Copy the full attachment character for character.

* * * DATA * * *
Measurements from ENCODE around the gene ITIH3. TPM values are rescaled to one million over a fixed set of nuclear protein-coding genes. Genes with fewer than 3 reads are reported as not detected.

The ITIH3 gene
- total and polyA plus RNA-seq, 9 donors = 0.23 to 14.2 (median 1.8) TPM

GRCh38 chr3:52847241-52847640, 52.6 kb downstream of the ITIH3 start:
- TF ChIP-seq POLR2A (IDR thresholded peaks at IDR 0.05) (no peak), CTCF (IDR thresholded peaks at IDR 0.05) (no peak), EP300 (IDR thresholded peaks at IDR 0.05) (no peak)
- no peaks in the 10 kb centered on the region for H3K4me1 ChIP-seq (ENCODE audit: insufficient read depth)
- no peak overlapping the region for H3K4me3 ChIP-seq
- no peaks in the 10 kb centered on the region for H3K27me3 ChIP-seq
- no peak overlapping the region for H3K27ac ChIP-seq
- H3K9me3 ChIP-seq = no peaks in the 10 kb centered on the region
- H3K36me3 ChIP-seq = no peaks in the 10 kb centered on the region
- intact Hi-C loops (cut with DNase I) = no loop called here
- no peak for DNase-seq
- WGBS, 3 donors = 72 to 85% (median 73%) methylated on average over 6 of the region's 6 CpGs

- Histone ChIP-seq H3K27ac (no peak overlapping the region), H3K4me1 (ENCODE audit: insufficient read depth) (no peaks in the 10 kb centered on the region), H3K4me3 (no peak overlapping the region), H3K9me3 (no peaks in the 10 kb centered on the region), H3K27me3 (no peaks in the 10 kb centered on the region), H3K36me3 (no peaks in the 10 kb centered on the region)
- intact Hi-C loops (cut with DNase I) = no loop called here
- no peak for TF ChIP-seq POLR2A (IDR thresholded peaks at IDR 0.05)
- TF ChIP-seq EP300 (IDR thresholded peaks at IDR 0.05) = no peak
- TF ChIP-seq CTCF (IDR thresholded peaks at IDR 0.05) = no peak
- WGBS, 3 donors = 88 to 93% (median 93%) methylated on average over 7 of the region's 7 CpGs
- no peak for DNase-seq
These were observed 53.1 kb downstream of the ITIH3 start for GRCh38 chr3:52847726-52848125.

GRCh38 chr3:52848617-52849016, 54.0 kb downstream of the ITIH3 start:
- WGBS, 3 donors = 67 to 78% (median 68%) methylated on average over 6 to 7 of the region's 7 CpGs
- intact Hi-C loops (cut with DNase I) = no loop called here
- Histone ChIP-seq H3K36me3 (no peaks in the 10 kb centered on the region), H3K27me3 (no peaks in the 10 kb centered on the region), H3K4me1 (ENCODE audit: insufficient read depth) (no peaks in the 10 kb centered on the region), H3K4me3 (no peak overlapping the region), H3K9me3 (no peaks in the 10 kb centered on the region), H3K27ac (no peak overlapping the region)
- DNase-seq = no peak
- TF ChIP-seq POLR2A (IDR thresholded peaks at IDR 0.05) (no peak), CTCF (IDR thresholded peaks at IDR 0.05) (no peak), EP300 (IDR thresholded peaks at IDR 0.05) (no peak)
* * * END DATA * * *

Measurements from ENCODE around the gene ITIH3. TPM values are rescaled to one million over a fixed set of nuclear protein-coding genes. Genes with fewer than 3 reads are reported as not detected.

The ITIH3 gene
- total and polyA plus RNA-seq, 9 donors = 0.23 to 14.2 (median 1.8) TPM

GRCh38 chr3:52847241-52847640, 52.6 kb downstream of the ITIH3 start:
- TF ChIP-seq POLR2A (IDR thresholded peaks at IDR 0.05) (no peak), CTCF (IDR thresholded peaks at IDR 0.05) (no peak), EP300 (IDR thresholded peaks at IDR 0.05) (no peak)
- no peaks in the 10 kb centered on the region for H3K4me1 ChIP-seq (ENCODE audit: insufficient read depth)
- no peak overlapping the region for H3K4me3 ChIP-seq
- no peaks in the 10 kb centered on the region for H3K27me3 ChIP-seq
- no peak overlapping the region for H3K27ac ChIP-seq
- H3K9me3 ChIP-seq = no peaks in the 10 kb centered on the region
- H3K36me3 ChIP-seq = no peaks in the 10 kb centered on the region
- intact Hi-C loops (cut with DNase I) = no loop called here
- no peak for DNase-seq
- WGBS, 3 donors = 72 to 85% (median 73%) methylated on average over 6 of the region's 6 CpGs

- Histone ChIP-seq H3K27ac (no peak overlapping the region), H3K4me1 (ENCODE audit: insufficient read depth) (no peaks in the 10 kb centered on the region), H3K4me3 (no peak overlapping the region), H3K9me3 (no peaks in the 10 kb centered on the region), H3K27me3 (no peaks in the 10 kb centered on the region), H3K36me3 (no peaks in the 10 kb centered on the region)
- intact Hi-C loops (cut with DNase I) = no loop called here
- no peak for TF ChIP-seq POLR2A (IDR thresholded peaks at IDR 0.05)
- TF ChIP-seq EP300 (IDR thresholded peaks at IDR 0.05) = no peak
- TF ChIP-seq CTCF (IDR thresholded peaks at IDR 0.05) = no peak
- WGBS, 3 donors = 88 to 93% (median 93%) methylated on average over 7 of the region's 7 CpGs
- no peak for DNase-seq
These were observed 53.1 kb downstream of the ITIH3 start for GRCh38 chr3:52847726-52848125.

GRCh38 chr3:52848617-52849016, 54.0 kb downstream of the ITIH3 start:
- WGBS, 3 donors = 67 to 78% (median 68%) methylated on average over 6 to 7 of the region's 7 CpGs
- intact Hi-C loops (cut with DNase I) = no loop called here
- Histone ChIP-seq H3K36me3 (no peaks in the 10 kb centered on the region), H3K27me3 (no peaks in the 10 kb centered on the region), H3K4me1 (ENCODE audit: insufficient read depth) (no peaks in the 10 kb centered on the region), H3K4me3 (no peak overlapping the region), H3K9me3 (no peaks in the 10 kb centered on the region), H3K27ac (no peak overlapping the region)
- DNase-seq = no peak
- TF ChIP-seq POLR2A (IDR thresholded peaks at IDR 0.05) (no peak), CTCF (IDR thresholded peaks at IDR 0.05) (no peak), EP300 (IDR thresholded peaks at IDR 0.05) (no peak)